News | August 01, 2014

Deadline for ICD-10 Allows Healthcare Industry Ample Time to Prepare for Change

Deadline set for Oct. 1, 2015

August 1, 2014 — The U.S. Department of Health and Human Services (HHS) issued a rule today finalizing Oct. 1, 2015, as the new compliance date for healthcare providers, health plans, and healthcare clearinghouses to transition to ICD-10, the tenth revision of the International Classification of Diseases. This deadline allows providers, insurance companies and others in the healthcare industry time to ramp up their operations to ensure their systems and business processes are ready to go on Oct. 1, 2015.

The ICD-10 codes on a claim are used to classify diagnoses and procedures on claims submitted to Medicare and private insurance payers. By enabling more detailed patient history coding, ICD-10 can help to better coordinate a patient’s care across providers and over time. ICD-10 improves quality measurement and reporting, facilitates the detection and prevention of fraud, waste and abuse, and leads to greater accuracy of reimbursement for medical services. The code set’s granularity will improve data capture and analytics of public health surveillance and reporting, national quality reporting, research and data analysis, and provide detailed data to enhance healthcare delivery. Healthcare providers and specialty groups in the United States provided extensive input into the development of ICD-10, which includes more detailed codes for the conditions they treat and reflects advances in medicine and medical technology.

“ICD-10 codes will provide better support for patient care, and improve disease management, quality measurement and analytics,” said Marilyn Tavenner, administrator of the Centers for Medicare & Medicaid Services (CMS). “For patients under the care of multiple providers, ICD-10 can help promote care coordination.”

Using ICD-10, doctors can capture much more information, meaning they can better understand important details about the patient’s health than with ICD-9-CM. Moreover, the level of detail that is provided for by ICD-10 means researchers and public health officials can better track diseases and health outcomes. ICD-10 reflects improved diagnosis of chronic illness and identifies underlying causes, complications of disease and conditions that contribute to the complexity of a disease. Additionally, ICD-10 captures the severity and stage of diseases such as chronic kidney disease, diabetes and asthma.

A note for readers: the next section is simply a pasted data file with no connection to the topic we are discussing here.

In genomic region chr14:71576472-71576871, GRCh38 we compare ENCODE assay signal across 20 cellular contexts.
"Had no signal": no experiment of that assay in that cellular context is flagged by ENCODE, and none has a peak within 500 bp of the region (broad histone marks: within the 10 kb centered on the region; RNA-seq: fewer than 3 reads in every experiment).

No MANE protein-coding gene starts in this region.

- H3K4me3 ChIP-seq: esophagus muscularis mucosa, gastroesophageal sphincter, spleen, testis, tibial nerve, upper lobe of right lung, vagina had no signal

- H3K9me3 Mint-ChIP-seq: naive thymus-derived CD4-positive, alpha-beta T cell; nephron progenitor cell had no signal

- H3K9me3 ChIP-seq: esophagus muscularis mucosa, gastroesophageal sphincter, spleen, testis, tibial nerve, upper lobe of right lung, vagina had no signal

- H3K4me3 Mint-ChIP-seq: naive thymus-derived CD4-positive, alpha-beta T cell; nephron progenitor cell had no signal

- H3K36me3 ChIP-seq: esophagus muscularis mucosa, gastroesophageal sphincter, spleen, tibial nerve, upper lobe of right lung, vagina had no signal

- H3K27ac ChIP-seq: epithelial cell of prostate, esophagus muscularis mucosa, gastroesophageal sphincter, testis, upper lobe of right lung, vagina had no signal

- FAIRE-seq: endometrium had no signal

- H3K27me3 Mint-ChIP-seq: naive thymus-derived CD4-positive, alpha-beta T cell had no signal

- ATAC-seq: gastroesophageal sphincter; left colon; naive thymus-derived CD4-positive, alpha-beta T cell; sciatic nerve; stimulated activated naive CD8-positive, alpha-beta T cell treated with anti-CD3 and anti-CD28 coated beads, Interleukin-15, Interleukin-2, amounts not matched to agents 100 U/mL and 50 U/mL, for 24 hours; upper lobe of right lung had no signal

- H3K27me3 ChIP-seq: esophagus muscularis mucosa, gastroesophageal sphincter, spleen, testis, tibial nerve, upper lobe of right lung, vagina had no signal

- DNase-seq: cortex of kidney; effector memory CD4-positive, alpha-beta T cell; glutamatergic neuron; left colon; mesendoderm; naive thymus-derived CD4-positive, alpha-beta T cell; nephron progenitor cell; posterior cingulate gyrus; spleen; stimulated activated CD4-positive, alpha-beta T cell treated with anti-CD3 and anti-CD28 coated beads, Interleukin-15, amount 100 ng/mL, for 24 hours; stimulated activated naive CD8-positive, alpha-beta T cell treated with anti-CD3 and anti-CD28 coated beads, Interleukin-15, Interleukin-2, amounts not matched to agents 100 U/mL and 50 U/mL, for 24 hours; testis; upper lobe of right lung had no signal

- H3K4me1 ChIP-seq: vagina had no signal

The previous revision, ICD-9-CM, contains outdated, obsolete terms that are inconsistent with current medical practice, new technology and preventive services.

Much of the industry has already invested resources toward the implementation of ICD-10. CMS has implemented a comprehensive testing approach, including end-to-end testing in 2015, to help ensure providers are ready. While many providers, including physicians, hospitals, and health plans, have completed the necessary system changes to transition to ICD-10, the time offered by Congress and this rule ensure all providers are ready.

For additional information: www.cms.gov/ICD10

Related Content

Partners HealthCare Chooses Visage 7 for Enterprise Imaging
News | Enterprise Imaging | January 18, 2019
Visage Imaging Inc. announced the signing of Partners HealthCare, the largest health system in Massachusetts, for...
Seamless Interoperability – Fact or Fiction? This webinar will show how Nemours Children’s Health System adoption of ScImage’s PICOM365 Enterprise PACS  improved workflow. The product will be highlighted at HIMSS 2019.
Sponsored Content | Webinar | PACS | January 17, 2019
This ScImage-sponsored ITN/DAIC webinar will be held at 2 p.m. Eastern time, Wednesday, Feb. 6, 2019.
NewYork-Presbyterian Hospital Partners With Philips for Health IT and Clinical Informatics
News | Enterprise Imaging | January 16, 2019
Philips announced that NewYork-Presbyterian Hospital has chosen to implement the company’s IntelliSpace Enterprise...
AI Approach Outperformed Human Experts in Identifying Cervical Precancer
News | Digital Pathology | January 10, 2019
January 10, 2019 — A research team led by investigators from the National Institutes of Health and Global Good has de
Artificial intelligence, also called deep learning and machine learning, was the hottest topic at the 2018 Radiological Society of North America (RSNA)) meeting.

Artificial intelligence was the hottest topic at the 2018 Radiological Society of North America (RSNA)) meeting, which included a large area with its own presentation therater set asside for AI vendors.

Feature | Artificial Intelligence | January 10, 2019 | Dave Fornell, Editor
Hands down, the hottest topic in radiology the past two years has been the implementation of...
Pacific Northwest VA Network Selects Carestream as Enterprise PACS Supplier
News | PACS | January 08, 2019
Carestream has been awarded a multimillion-dollar healthcare information technology (IT) contract for Veterans Affairs...
Sponsored Content | Videos | Flat Panel Displays | December 25, 2018
EIZO, which means image in Japanese, is a visual technology company that develops and manufactures high-end display s
Videos | Artificial Intelligence | December 21, 2018
Enhao Gong, Ph.D., founder of Subtle Medical, an artificial intelligence (AI) company that develops products to help
IMS Announces Integration of Cloud Image Viewing Platform With Google Cloud
News | Archive Cloud Storage | December 20, 2018
International Medical Solutions (IMS) recently announced it will provide Google Cloud account users with the ability to...